I sympathize for you and your situation. I am also a gay Mormon and I know what you’re going through. All I can tell you is that it gets easier. I am not out to everybody that I know, but I have confided in several people recently and have received nothing but support from them all. I never thought that I would be so comfortable with myself at age 25. However I have come to realize that being gay isn’t the curse that I once thought it was. I have made so many great friends in the past few years who share my situation. I have never felt so close to anybody than I do to my friends now. Growing up nobody ever questioned my sexuality, and I think that made things all the more difficult for me. Although they were shocked to find out, they all love me just as much, if not more than they did before. Hang in there guy…

12:12 PM  
Blogger Loyalist (with defects) said...

i cant tell you how much this rings with me.

2:18 PM  
Blogger Kengo Biddles said...

Honey, who doesn't like the idea of Jake Gyllenhaal? I mean, really? :)

But seriously, I think we all need to come to terms with our struggles, and understand that we're not less of a person for dealing with them. We're not "handicapped", per se, but rather have thoughts to deal with, just like the rest of humanity. So how are we different? We're not.

That we get our own set of epithets, well, that's just a bonus.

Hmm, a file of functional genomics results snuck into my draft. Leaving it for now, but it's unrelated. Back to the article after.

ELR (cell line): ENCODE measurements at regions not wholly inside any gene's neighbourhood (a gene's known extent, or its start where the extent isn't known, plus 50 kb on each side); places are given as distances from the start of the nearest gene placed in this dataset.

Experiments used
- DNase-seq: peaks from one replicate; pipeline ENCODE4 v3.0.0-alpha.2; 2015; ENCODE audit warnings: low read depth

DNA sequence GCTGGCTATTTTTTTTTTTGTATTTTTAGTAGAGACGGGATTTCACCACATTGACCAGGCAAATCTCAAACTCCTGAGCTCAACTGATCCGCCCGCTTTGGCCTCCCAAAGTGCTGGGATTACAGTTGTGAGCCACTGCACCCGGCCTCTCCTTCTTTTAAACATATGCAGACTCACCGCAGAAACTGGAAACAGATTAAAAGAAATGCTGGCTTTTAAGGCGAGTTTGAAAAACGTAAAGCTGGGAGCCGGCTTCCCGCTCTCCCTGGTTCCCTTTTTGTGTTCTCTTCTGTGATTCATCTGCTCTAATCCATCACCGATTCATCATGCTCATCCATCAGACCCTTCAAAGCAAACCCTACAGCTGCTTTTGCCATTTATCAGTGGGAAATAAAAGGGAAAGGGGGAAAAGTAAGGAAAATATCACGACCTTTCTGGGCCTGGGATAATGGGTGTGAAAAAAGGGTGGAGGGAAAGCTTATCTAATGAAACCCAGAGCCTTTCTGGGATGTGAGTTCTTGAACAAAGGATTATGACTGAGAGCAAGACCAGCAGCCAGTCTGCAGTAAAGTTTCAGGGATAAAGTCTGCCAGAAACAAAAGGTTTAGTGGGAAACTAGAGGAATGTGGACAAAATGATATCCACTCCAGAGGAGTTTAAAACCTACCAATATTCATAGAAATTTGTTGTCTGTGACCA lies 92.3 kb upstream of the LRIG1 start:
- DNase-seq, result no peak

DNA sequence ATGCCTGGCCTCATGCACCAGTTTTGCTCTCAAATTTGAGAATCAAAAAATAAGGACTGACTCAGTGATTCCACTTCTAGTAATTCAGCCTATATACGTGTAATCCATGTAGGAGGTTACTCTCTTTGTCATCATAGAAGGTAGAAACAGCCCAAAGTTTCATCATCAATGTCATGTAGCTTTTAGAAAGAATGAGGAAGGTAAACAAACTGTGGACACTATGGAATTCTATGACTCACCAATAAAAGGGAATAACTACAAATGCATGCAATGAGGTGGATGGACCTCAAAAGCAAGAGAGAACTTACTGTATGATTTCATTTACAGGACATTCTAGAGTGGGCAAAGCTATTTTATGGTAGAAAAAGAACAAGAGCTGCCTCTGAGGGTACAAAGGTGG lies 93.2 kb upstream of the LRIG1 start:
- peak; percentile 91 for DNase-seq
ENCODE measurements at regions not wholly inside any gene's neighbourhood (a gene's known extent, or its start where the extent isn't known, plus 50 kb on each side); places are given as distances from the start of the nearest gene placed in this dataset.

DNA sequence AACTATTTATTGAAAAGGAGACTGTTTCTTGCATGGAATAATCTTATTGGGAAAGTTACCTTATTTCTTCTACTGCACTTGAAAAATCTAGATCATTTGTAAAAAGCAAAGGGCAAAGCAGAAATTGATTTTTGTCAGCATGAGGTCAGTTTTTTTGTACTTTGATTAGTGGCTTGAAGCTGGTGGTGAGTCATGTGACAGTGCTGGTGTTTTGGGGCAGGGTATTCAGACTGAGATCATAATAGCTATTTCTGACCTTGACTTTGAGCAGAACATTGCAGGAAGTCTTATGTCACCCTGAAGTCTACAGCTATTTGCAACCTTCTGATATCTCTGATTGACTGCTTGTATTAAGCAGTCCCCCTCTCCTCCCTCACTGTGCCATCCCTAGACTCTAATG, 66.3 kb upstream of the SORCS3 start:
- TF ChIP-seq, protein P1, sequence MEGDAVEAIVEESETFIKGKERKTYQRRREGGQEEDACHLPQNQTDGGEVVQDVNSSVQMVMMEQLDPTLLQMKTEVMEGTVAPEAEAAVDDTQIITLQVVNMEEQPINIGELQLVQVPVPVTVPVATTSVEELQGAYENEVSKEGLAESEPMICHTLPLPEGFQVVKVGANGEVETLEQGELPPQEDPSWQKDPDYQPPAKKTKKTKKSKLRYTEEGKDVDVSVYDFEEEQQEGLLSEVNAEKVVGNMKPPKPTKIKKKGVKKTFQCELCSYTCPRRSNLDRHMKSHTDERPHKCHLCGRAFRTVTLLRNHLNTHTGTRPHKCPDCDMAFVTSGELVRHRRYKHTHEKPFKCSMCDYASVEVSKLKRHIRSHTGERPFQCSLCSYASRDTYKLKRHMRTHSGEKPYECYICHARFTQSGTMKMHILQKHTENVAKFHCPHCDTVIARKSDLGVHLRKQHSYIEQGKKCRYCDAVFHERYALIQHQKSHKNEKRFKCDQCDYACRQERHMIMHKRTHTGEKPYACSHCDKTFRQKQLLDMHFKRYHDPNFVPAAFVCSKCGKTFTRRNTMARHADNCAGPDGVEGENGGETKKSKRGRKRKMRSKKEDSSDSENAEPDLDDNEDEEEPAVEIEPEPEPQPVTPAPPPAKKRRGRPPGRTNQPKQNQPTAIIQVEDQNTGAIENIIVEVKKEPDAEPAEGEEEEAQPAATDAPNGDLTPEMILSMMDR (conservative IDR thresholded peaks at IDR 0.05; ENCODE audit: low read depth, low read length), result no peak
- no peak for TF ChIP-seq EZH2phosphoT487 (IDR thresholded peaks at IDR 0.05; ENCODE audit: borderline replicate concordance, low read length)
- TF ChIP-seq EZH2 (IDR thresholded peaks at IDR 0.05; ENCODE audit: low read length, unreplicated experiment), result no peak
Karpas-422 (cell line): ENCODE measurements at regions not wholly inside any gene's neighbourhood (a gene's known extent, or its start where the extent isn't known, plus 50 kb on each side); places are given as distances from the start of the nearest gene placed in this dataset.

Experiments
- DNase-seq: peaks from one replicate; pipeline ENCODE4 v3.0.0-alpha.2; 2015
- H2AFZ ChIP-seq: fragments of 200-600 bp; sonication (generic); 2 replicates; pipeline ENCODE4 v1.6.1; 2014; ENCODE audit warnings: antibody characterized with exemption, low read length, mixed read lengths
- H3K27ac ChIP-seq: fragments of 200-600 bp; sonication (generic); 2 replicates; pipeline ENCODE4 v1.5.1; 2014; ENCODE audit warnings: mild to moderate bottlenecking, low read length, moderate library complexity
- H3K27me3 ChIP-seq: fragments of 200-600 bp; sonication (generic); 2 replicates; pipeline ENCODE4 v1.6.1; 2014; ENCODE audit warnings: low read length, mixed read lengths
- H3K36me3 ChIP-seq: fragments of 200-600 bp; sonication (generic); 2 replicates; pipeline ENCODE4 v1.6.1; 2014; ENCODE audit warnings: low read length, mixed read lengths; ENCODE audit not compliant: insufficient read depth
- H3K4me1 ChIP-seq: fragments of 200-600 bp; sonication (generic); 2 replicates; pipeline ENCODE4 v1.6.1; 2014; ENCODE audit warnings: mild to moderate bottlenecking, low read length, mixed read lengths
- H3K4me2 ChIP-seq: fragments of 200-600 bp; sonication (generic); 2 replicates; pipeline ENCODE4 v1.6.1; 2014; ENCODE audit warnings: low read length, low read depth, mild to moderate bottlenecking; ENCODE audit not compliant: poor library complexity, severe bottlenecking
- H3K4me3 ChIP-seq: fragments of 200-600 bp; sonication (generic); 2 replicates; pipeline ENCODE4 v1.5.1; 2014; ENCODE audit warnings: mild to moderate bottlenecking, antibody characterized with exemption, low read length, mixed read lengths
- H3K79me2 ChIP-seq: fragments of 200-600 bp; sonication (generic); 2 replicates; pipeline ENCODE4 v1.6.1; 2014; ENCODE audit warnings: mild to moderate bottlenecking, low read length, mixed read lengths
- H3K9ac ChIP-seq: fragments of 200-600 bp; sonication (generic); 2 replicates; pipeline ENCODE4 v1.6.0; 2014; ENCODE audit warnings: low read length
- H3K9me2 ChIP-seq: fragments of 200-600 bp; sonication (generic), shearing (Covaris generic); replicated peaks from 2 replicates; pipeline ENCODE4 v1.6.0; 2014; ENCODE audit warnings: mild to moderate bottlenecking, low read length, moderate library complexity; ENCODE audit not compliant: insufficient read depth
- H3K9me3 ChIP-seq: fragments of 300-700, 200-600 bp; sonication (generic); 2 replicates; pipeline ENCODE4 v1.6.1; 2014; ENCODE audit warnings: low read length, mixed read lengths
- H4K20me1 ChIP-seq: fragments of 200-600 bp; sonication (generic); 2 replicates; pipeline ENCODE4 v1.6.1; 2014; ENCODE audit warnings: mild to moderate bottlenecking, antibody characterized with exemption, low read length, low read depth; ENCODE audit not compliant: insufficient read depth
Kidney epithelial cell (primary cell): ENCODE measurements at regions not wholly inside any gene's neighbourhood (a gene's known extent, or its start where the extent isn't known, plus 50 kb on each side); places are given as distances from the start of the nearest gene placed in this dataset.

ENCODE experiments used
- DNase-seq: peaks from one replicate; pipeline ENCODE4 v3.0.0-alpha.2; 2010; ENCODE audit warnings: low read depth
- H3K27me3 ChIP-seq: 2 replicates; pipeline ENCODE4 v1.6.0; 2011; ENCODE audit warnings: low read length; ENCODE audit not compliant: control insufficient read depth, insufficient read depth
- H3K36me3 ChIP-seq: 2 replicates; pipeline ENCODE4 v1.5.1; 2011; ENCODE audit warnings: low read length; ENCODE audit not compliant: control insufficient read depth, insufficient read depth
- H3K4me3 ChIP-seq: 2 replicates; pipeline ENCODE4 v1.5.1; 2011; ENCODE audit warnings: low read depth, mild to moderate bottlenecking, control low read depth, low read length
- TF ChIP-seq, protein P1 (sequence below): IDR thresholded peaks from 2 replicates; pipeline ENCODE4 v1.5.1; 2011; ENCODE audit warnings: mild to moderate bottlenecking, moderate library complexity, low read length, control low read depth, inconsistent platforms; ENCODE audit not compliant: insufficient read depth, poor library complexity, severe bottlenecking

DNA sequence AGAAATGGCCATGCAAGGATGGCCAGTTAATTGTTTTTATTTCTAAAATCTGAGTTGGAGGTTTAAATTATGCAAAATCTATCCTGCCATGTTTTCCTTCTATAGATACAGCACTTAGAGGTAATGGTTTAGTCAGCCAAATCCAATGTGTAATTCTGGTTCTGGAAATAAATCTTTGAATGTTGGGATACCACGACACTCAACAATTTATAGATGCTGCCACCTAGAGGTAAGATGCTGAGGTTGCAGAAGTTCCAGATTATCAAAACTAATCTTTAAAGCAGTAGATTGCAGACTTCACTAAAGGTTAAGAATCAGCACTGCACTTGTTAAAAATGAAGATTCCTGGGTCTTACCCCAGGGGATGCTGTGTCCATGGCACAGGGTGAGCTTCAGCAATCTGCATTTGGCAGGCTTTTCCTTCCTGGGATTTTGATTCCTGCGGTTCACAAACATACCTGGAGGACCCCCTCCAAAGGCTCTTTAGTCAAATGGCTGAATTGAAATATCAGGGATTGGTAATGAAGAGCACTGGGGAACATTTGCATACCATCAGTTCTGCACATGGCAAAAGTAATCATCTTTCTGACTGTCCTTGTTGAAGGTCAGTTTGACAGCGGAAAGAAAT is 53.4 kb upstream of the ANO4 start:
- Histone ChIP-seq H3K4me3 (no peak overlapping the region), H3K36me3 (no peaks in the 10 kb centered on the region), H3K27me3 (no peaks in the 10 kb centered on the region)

2:47 PM  
Blogger SG said...

Elbow my brother:
We're not handicapped at all. We actually have extra talents and abilities. We have the ability to love more, to empathize more, to care more deeply, to be better chefs and to win at Trivial Pursuit. We have an extra dimension to our spirits, not one less!

I love you brother!

2:57 PM  
Anonymous Anonymous said...

If some choose to call it a handicap, well then lets make lemonade out of lemons--want to have a wheelchair race? :)

4:01 PM  
Blogger Wayward Son said...

Great Post.

I’ve been thinking about this a lot lately. A lot of people say being gay is like being an alcoholic. They reason that if someone with the genetic proneness to alcoholism never touches the stuff they’ll never become alcoholics. Awesome, if only I had just been isolated from other guys all my life, I’d be heterosexual. I think people like to believe stuff like this because it allows them to maintain their just worldview. They think a benevolent God wouldn’t give a trial like this to an undeserving person; so gay people must have done something to warrant it.

The handicap analogy is probably the other most popular, and I suppose it is probably better way for others to understand our situation. I just don’t like the idea of being defective. I got to the point in my life that I was no longer ashamed of my attraction to guys. It took me a long time to accept this. I often feel like my homosexuality is as much a part of me as my blue eyes; its just who I am. I guess maybe I’m defective in the same way that a handicapped person is defective: nothing to be ashamed of, but not the ideal human condition.

In any case, it is a weakness. And we know God gave us weaknesses so we could be humble (Ether 12:27). And most importantly, Christ’s grace is sufficient for us, and his strength is made perfect in our weakness (2 Cor 12:9). He can succor us because he has suffered exactly what we have (Alma 7:12-13). So when we are overwhelmed by it all, we should go boldly to Him to find help in time of need (Heb 4:15-16). I know you’ve probably heard this all before, but I just rediscovered it all recently and drew a lot of strength from it.